It’s easy to point out that most people are either oblivious to or purposefully ignoring the news. Continue reading “Stay Engaged and Encouraged”

The Future of AI: What Chatbots Will Be Doing and What You Should Be Doing

UPDATED Nov. 13, 2023

Loner Theodore Twombly has struck out on relationships. He’s nervous, self-conscious. He’s accused of being “weird.”

But then he meets Samantha. She’s personable, she listens to him, and she engages him with personal questions and genuine concern. She also gathers his life story and, with his permission, asks about his schedule, flags his calls, and manages his daily interactions. Soon Theodore starts to confide in her.

But Samantha is not flesh-and-bone. She’s what we would call a chatbot, albeit a very advanced one. Theodore’s relationship with Samantha is depicted in the Hollywood movie Her(2013). During the film, Theodore moves from relying on a digital assistant to an intimate friendship with this computer program. With his romantic flops, Theodore also relies on her for his social needs—including sexual ones. (At one point, Samantha questions why they haven’t had sex, a word that has become just a term for onanism.)

It was prescient.

AI-generated on-the-fly text, images, audio, video, and more (see specific applications below) are creating plenty of sturm und drang among writers, business people, and content-driven industries. Are today’s chatbots coming for our jobs? While I could be one concerned writer, I’m thankful that chatbots don’t yet show the cognition and life of Samantha. A recent voice upgrade for ChatGPT is getting us closer, but there’s more coming.

Continue reading “The Future of AI: What Chatbots Will Be Doing and What You Should Be Doing”

Dissent is Patriotic

Why all the vitriol for any discussion of the hot issues?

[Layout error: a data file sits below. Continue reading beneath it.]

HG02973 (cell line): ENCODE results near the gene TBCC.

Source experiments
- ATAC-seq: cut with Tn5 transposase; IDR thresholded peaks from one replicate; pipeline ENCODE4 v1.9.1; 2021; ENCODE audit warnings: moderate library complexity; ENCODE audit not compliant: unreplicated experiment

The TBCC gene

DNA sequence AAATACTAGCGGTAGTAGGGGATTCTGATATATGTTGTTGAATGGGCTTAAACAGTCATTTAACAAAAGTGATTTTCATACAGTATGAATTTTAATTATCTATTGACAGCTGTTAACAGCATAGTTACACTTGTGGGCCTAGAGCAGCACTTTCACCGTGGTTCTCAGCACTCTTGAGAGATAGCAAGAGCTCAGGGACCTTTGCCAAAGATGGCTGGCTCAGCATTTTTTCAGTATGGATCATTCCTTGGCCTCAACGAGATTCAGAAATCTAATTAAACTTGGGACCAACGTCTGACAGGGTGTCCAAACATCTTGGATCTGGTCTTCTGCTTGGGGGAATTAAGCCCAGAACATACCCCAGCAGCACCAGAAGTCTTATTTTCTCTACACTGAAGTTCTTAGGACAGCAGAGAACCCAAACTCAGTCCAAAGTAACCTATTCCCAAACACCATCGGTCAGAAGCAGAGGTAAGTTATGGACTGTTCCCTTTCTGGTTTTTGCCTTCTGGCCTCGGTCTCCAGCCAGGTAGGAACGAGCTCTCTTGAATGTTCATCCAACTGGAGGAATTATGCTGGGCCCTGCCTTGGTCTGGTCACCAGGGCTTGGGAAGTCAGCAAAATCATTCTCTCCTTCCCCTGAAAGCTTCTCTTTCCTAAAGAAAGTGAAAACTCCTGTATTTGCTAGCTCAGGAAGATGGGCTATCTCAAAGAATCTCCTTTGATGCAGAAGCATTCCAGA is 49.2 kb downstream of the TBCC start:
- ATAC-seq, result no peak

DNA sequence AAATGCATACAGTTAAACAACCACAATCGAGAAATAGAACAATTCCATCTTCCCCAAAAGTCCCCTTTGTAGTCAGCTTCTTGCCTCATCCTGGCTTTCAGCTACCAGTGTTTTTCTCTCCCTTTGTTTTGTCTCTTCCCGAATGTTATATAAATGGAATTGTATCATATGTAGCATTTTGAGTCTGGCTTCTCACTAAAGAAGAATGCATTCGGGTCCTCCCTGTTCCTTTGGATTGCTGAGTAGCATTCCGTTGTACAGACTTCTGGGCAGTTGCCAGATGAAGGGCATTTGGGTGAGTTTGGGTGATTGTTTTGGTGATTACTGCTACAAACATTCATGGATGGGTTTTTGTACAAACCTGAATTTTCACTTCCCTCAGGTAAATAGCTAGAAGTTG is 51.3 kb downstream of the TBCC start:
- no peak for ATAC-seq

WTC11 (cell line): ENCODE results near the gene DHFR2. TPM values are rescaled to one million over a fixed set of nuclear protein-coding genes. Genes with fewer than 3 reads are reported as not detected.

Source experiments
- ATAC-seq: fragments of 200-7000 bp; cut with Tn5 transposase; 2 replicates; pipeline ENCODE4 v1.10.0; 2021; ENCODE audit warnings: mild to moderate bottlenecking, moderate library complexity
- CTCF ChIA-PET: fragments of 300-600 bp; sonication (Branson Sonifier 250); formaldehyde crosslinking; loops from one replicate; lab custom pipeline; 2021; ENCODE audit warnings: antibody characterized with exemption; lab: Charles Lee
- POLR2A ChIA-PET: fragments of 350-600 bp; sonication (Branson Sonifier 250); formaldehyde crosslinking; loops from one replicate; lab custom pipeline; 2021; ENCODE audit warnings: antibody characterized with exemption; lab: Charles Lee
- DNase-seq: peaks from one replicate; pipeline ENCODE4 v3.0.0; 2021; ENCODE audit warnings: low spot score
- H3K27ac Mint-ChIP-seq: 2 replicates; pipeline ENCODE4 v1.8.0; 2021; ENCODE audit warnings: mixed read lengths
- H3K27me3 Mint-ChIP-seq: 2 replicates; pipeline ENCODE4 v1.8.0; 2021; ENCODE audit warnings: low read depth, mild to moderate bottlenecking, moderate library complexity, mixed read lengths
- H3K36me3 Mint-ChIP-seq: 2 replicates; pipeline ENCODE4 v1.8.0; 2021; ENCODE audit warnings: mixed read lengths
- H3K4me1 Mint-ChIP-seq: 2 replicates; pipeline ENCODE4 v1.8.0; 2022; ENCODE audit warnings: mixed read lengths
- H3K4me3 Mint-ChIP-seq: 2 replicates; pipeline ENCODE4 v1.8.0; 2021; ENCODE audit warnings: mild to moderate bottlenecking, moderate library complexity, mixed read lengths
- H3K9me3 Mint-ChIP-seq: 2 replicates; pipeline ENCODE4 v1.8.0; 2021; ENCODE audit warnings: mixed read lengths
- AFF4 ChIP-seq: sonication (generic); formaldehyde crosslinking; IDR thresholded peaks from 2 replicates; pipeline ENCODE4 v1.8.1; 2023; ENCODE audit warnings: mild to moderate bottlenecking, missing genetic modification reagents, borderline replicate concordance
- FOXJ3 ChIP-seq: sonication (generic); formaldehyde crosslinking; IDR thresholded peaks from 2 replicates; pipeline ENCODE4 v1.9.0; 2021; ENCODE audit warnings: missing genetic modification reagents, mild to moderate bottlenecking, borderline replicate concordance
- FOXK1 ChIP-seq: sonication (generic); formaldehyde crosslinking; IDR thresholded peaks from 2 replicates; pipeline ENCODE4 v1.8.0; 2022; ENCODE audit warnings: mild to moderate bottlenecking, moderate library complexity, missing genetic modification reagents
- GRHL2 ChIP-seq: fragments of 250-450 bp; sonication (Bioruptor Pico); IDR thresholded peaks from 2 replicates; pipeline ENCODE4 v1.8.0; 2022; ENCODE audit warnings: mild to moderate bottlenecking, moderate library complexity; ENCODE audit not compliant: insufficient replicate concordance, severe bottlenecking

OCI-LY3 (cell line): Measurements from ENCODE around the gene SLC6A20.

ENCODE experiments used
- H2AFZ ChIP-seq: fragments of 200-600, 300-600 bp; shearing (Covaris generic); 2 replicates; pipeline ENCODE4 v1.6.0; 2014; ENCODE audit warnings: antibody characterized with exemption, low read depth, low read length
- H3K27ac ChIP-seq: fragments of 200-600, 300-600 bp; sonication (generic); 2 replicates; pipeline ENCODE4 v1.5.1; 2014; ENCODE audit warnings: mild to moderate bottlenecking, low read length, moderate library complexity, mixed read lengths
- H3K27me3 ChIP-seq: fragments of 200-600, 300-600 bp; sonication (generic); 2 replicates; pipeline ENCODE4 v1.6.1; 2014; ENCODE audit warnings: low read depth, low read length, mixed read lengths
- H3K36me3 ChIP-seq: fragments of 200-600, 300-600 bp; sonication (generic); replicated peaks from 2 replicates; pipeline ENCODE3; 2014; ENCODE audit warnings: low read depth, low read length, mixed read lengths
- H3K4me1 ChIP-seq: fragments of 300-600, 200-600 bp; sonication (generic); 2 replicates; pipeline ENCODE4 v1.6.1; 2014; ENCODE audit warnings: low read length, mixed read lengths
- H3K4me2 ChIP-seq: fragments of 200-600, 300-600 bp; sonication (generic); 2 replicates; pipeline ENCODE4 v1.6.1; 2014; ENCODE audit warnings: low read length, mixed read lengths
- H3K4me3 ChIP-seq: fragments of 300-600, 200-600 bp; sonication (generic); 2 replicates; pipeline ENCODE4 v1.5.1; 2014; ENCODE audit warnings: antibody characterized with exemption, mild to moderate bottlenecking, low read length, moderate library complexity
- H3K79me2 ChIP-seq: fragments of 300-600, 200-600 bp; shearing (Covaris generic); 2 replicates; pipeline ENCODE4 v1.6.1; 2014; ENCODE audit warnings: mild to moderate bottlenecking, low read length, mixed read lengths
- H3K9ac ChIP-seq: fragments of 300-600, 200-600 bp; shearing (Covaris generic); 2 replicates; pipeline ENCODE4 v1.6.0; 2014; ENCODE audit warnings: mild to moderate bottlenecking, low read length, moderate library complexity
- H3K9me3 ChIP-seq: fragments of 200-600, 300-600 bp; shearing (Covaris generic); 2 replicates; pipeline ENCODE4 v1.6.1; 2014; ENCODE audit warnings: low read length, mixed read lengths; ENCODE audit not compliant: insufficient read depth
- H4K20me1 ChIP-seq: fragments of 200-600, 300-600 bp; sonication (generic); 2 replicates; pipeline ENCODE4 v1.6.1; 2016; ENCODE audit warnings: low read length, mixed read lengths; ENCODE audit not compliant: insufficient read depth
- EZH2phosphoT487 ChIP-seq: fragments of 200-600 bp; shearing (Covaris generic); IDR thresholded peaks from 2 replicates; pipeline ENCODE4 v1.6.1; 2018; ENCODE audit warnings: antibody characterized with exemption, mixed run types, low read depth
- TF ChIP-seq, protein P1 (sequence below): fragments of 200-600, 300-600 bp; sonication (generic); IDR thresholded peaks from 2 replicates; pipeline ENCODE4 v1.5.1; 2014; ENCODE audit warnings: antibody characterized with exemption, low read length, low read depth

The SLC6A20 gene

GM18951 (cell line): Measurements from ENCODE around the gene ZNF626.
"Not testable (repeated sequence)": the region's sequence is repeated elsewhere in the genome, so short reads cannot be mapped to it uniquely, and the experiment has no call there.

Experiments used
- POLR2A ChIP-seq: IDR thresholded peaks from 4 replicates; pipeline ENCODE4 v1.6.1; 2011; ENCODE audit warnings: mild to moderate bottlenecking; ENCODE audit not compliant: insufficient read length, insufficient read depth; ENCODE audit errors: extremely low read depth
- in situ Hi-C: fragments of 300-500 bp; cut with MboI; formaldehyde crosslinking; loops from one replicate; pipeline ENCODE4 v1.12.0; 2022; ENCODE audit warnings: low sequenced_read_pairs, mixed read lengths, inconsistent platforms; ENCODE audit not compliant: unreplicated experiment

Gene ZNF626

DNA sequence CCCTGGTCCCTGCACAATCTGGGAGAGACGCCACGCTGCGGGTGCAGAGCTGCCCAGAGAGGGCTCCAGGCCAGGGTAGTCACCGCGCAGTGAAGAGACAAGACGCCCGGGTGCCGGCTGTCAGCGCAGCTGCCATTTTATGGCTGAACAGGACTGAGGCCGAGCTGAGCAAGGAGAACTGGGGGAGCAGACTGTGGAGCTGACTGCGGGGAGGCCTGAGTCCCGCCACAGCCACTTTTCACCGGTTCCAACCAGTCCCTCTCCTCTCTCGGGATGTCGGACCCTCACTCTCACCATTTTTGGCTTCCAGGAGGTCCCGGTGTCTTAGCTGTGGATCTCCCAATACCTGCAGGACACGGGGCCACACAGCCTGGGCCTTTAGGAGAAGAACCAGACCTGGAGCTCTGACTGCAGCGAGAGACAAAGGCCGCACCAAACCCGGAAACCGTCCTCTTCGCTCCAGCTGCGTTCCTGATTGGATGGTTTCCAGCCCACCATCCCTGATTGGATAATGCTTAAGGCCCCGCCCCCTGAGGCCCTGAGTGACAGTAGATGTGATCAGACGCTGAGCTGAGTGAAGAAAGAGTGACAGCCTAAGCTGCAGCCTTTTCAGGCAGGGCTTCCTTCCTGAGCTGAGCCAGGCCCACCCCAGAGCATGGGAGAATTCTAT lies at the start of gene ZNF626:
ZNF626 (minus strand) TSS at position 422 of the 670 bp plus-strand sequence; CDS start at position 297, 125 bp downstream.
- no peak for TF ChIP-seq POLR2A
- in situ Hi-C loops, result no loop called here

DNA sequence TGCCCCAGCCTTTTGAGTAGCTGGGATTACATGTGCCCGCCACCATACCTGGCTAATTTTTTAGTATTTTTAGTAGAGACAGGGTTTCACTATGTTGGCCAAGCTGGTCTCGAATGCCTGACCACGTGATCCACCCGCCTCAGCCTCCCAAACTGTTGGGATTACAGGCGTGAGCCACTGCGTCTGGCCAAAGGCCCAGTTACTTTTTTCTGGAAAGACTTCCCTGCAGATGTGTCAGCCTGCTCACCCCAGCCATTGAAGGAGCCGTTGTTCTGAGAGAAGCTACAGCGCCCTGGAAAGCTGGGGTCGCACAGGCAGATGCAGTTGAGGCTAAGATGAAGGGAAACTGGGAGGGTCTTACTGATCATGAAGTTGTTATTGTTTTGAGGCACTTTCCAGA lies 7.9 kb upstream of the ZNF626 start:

1. Abortion
2. Transgender
3. Border Security/Immigration
4. Israeli Self-Defense
5. Election Integrity
6. Vaccinations

Fringe personalities may weigh in. But raising a question cannot be disinformation.

Do the revolutionaries (Jacobins) feel insecure when there is a potential they could be wrong? This type of certitude bears on a religion that cannot be questioned–accompanied by a public flogging and excommunication.

Questioning the censoring Left on any of these is patriotic, not misinformation/disinformation. The country was founded on free thought, not agreement.

The Biggest Questions

Paschal wrote that the Jew and Christian have the same faith, that of the heart (Pensées). We both know of God through faith. Oftentimes, I hear from the pulpit that the Jew relies on law for salvation. They are depicted as the Pharisees, but not all were Pharisees. Having listened to and read Jewish theology, I see their belief in Malachi: to do justly, to love mercy, and to walk humbly with your God. Is the New Testament reading an addition or clarification?

Abraham believed and it was accounted to him for righteousness.

There is also the supreme bet, which diversion can withhold from, that God is over God is not. If you wager that He is and He turns out to be, you’ve gained the world. If you wager that He is and it turns out that He is not, you have lost nothing. However, if you make the absolute assertion that He is not and He is, then you have truly lost.

Lewis: “(In youth) My judgment…was not so good; but I had all the facts. But as Xerxes wept…not one of that great multitude would be alive a hundred years afterwards.”